Top 10 health IT predictions for 2015
November 26, 2014 in Medical Technology
In 2015, hospitals will – and should – make more advanced use of “third platform” technologies based on mobile tools, social channels, data analytics and the cloud, according to a recent report from IDC Health Insights.
With healthcare costs unsustainable, but these new technologies now ubiquitous, IDC officials say hospital CIOs will increasingly be turning to new tools – especially as consumers expect healthcare to be as responsive to their wants and needs as other industries.
Meanwhile, cybersecurity concerns, care coordination and patient engagement will continue to be top concerns, spurring new approaches to IT as hospitals develop increasingly sophisticated digital strategies to improve care quality, broaden access and drive efficiency.?
Indeed, “operational inefficiency will become critical at 25 percent of hospitals,” according to IDC Health Insights, leading to many of those hospitals drawing up new plans for their IT deployments – requiring budgetary increases.
IDC’s other nine predictions:
- By 2015, half healthcare organizations will have experienced between one and five cyber attacks in the previous 12 months – with a third of those attacks successful. This will necessitate investments in “a multi-prong security strategy to avoid disruptions to normal operations and incurring fines and notification costs.”
- Some 15 percent of hospitals will create comprehensive patient profiles by 2016, enabling them to deliver personalized treatment plans.
- By 2020, an impressive 80 percent of health data will pass through the cloud at some point in its lifetime, as providers increasingly leveraged hosted infrastructure for data collection, aggregation and analysis.
- With an eye toward improving the consumer experience, 65 percent of transactions with healthcare organizations will be mobile by 2018, “requiring healthcare organizations to develop omni-channel strategies to provide a consistent experience across the Web, mobile, and telephonic channels.”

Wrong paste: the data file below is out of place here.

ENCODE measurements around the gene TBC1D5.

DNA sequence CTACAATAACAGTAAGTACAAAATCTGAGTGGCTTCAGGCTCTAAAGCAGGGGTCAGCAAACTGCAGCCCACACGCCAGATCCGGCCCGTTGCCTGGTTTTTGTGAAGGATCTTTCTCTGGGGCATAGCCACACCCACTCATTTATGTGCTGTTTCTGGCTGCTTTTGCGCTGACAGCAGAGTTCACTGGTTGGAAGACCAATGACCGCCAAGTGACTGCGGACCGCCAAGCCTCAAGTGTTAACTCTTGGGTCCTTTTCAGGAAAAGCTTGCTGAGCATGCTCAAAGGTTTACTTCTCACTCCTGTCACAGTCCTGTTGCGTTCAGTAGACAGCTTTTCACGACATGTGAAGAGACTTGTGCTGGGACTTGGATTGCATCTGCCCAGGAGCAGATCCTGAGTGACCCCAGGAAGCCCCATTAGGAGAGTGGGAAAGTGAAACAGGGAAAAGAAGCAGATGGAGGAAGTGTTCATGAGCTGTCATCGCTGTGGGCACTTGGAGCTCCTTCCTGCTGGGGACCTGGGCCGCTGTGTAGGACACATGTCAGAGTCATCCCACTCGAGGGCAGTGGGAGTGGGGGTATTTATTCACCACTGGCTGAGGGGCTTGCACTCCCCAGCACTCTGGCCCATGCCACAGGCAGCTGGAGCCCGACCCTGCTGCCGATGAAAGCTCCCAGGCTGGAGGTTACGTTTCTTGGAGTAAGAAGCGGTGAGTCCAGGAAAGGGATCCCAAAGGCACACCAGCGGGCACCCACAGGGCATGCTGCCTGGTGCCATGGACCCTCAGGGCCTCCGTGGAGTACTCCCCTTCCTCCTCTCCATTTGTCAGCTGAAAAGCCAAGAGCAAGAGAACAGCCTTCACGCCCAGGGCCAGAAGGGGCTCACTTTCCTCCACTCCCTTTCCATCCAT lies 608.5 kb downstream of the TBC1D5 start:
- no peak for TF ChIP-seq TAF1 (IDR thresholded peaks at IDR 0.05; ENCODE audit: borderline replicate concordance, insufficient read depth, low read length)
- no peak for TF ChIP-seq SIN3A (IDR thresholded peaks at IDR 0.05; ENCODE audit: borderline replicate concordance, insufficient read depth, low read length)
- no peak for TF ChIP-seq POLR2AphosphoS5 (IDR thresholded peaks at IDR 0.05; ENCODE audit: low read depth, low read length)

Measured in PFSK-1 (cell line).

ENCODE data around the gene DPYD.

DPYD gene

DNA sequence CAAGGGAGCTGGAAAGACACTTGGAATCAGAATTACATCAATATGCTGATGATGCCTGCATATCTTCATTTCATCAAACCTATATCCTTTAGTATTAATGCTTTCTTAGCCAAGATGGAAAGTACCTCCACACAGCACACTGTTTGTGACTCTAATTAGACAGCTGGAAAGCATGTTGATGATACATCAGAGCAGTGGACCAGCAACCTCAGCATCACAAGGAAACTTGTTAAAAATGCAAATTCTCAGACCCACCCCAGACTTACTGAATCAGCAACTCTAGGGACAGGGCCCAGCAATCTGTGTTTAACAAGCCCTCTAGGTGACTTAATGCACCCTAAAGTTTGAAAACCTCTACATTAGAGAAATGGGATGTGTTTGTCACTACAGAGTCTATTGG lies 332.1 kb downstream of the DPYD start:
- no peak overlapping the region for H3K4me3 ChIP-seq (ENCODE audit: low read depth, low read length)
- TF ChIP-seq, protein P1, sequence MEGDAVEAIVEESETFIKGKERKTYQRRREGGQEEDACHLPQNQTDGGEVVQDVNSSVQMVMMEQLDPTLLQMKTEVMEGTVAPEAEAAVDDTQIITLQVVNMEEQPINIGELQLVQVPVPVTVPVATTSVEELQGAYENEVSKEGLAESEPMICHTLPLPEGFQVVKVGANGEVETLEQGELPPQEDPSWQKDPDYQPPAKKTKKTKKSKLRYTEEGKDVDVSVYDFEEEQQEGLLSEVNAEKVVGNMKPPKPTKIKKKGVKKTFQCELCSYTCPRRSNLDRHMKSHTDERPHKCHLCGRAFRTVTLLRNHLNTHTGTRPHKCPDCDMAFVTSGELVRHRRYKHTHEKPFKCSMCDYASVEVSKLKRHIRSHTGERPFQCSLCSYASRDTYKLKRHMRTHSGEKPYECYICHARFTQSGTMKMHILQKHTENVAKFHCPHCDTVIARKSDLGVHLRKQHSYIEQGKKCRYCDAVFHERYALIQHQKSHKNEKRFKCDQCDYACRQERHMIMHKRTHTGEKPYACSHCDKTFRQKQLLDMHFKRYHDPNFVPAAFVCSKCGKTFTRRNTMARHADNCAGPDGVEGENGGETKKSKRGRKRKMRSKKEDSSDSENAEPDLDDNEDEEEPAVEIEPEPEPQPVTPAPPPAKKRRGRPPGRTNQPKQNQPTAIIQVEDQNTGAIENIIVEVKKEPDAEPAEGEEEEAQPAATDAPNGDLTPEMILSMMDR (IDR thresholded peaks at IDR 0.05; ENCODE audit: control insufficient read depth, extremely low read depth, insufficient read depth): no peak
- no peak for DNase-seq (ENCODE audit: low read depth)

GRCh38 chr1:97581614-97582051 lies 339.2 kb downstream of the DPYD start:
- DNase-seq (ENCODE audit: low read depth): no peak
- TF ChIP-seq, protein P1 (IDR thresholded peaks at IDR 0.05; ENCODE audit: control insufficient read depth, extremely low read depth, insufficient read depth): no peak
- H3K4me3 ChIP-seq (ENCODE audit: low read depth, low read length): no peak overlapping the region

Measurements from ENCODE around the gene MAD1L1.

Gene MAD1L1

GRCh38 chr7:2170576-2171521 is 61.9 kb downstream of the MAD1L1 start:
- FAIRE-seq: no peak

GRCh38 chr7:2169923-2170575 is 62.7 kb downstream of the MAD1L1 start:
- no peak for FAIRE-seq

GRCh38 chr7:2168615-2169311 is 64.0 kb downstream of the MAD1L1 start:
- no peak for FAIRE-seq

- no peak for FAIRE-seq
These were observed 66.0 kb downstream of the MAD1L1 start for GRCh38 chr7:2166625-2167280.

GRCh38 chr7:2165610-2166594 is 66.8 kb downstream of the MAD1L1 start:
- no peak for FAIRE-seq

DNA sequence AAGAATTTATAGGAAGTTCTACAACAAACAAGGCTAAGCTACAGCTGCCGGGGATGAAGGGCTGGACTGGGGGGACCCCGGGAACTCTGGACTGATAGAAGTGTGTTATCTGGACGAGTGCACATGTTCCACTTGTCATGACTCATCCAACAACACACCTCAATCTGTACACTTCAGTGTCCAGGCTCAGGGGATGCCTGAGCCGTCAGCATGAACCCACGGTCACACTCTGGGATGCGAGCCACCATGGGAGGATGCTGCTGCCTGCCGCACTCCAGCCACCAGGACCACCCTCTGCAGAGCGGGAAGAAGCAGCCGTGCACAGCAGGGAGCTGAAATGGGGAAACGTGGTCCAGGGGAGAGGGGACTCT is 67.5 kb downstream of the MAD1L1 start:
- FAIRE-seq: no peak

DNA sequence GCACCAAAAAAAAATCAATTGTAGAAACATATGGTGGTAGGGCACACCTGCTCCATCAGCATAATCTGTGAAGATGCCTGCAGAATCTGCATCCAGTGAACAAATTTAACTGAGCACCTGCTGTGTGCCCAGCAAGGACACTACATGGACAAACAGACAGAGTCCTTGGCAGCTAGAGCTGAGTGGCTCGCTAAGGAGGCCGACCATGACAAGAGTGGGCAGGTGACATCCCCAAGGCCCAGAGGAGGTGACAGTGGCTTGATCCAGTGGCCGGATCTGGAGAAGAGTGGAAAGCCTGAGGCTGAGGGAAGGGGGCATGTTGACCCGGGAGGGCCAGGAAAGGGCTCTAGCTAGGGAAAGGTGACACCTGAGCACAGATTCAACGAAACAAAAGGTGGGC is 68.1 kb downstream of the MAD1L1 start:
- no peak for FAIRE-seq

- The need to manage cohorts of patients with chronic conditions, will lead 70 percent of healthcare organizations to invest in consumer-facing mobile apps, wearables, remote monitoring tools, and virtual care. This in turn will lead to more demand for big data and analytics capability to support population health management initiatives.
- Big data will be come commonplace, with more than half of organizations managing it with routine operational IT by 2018, reducing the need for specialized resources to support big data projects.
- As hospitals depend more on outsourced services, “health and life science buyers will demand substantial risk sharing by 2018 to ensure that service providers recognize their growing role in the process and deliver added revenues to high performers at the expense of satisfactory or lesser performers.”
- A pressures mount to deliver better outcomes at lower cost, “payers will implement newer reimbursement models for 35 percent of their payments to providers in North America and the European Union within the next 36 months resulting in related investments in quality measurement, payment, and billing systems.”
- By 2020, nearly half (42 percent) of digital healthcare data will be unprotected — but needs to be, as more and more stakeholders depend on bigger and bigger data sets.
In the year ahead, healthcare organizations will have to think hard “about IT investments that will need to be made and the impact they will have on an organization, all of which can be used to support the planning and budgeting process,” said Scott Lundstrom, group vice president and general manager of IDC Health Insights, in a press statement.
“Common themes,” he added, “include the focus on consumer experience and engagement, the use of mobile and internet enabled devices, and of course, the third platform technologies.”